The football World Cup kicked off in Qatar at the weekend, triggering the inevitable announcement from a major telco keen to big up its network prowess thanks to pre-tournament upgrades.
This time it was the turn of Qatari incumbent Ooredoo, which wasted no time in declaring this the first 5G-powered World Cup in history.
In practice, that means that the telco has rolled out 5G networks covering all eight stadiums that will be used during the tournament, as part of a broader network modernisation push including 4G too.
“This upgrade ensured proper network capacity and resiliency throughout all network components – RAN, Core and Transport – for both national and international segments, and included full modernisation of its core, with a sophisticated cloud core network in state-of-the-art data centres,” the operator declared. It is promising “a never-before-seen experience to all attending,” be they football fans or working in operations.
For the former, Ooredoo is offering quality voice calls, a good roaming experience, and of course enough bandwidth for the use of popular apps like Facebook, Instagram, Snapchat, TikTok, WhatsApp and so forth. Because, of course, if you’ve made the effort to travel to Qatar for the beautiful game, you’d hate to miss the opportunity to plaster it all over social media.
On the subject of roaming, that could prove a nice little earner for Ooredoo and its peers over the next few weeks. Indeed, UK consumer group Which? just last week shared some advice for UK football fans making the journey to Qatar on how to save money on roaming. Hint: the headline finding is that the smaller providers are usually the best bet, although Vodafone puts in a decent showing too.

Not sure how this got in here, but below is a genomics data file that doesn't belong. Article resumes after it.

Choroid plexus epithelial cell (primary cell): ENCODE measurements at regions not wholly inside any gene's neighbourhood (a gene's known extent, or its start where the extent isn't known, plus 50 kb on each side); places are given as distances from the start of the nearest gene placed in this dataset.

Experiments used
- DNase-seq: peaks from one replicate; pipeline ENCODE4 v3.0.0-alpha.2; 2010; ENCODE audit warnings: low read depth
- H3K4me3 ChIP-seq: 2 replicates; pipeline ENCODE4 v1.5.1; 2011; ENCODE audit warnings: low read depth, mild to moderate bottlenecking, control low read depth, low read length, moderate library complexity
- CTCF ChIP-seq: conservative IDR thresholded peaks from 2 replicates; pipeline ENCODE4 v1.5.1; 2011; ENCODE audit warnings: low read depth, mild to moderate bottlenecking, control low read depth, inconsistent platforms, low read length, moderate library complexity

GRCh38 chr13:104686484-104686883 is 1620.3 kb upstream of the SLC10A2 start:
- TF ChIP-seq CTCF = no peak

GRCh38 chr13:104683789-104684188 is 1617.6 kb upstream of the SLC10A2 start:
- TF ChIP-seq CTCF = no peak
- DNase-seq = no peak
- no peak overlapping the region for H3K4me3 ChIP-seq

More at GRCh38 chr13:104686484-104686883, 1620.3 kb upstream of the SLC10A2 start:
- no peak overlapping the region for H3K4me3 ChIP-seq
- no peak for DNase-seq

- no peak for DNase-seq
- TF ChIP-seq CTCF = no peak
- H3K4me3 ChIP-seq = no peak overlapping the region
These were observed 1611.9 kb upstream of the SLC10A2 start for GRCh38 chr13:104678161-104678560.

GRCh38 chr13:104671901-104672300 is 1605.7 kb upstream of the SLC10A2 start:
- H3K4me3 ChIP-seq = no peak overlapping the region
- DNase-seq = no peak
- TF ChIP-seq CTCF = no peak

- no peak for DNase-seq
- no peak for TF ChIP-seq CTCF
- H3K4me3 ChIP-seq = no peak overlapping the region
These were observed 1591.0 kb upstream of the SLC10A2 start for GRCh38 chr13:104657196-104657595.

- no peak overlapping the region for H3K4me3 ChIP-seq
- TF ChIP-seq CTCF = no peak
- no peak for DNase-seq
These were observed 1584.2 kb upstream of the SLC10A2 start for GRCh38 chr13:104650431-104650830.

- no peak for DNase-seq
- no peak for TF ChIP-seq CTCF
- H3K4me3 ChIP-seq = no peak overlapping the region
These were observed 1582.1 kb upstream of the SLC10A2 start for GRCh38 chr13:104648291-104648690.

Ultimately though, Which? shares the usual advice about sticking to WiFi where possible, while also acknowledging that this could be tricky in a stadium environment.
WiFi is on the list of technologies covered by the Ooredoo upgrade though.
The telco says it is using 8,466 multi-beam antennas connected to 500 km of RF cables and 202 km of fibre, to provide indoor 4G and 5G coverage to the eight stadiums. The areas surrounding the stadiums are covered with 41 smart pole outdoor DAS solutions and 45-plus outdoor macro sites. And together the eight venues boast more than 5,000 cells, TETRA services and a WiFi backbone to support all mobile generations from 2G to 5G.
While Ooredoo is excited about its 5G World Cup, clearly many travelling fans will not have 5G devices, but will still need coverage. Nonetheless, its the 5G that the telco is keen to talk about. And it also wants us to know that as well as the football stadiums it has rolled out 5G airports, rail networks, fan zones and other FIFA-related facilities.
However, the buses will be 5G-free for now. A month ago Ooredoo announced it will provide mobile connectivity to 350 FIFA transport buses during the tournament to enable players, FIFA officials and media representatives to stay connected while on the move. It will use mobile broadband technology, it said, as well as managed WiFi on some buses. But not 5G. In fact, it plans to start testing 5G-based broadband in moving vehicles after the tournament has finished.
“Right now, the excitement is palpable and we cannot wait for the event to kick off; both so we can showcase our unrivalled network, products and services, and so we can support our country as it takes its rightful place on the global sporting stage,” said Sheikh Mohammed Bin Abdulla Al Thani, Deputy Group CEO and CEO of Ooredoo Qatar, on Sunday.
Judging by the performance of the national team in the opening match, having 5G coverage at stadiums might be the most Qatar has to celebrate at this tournament.
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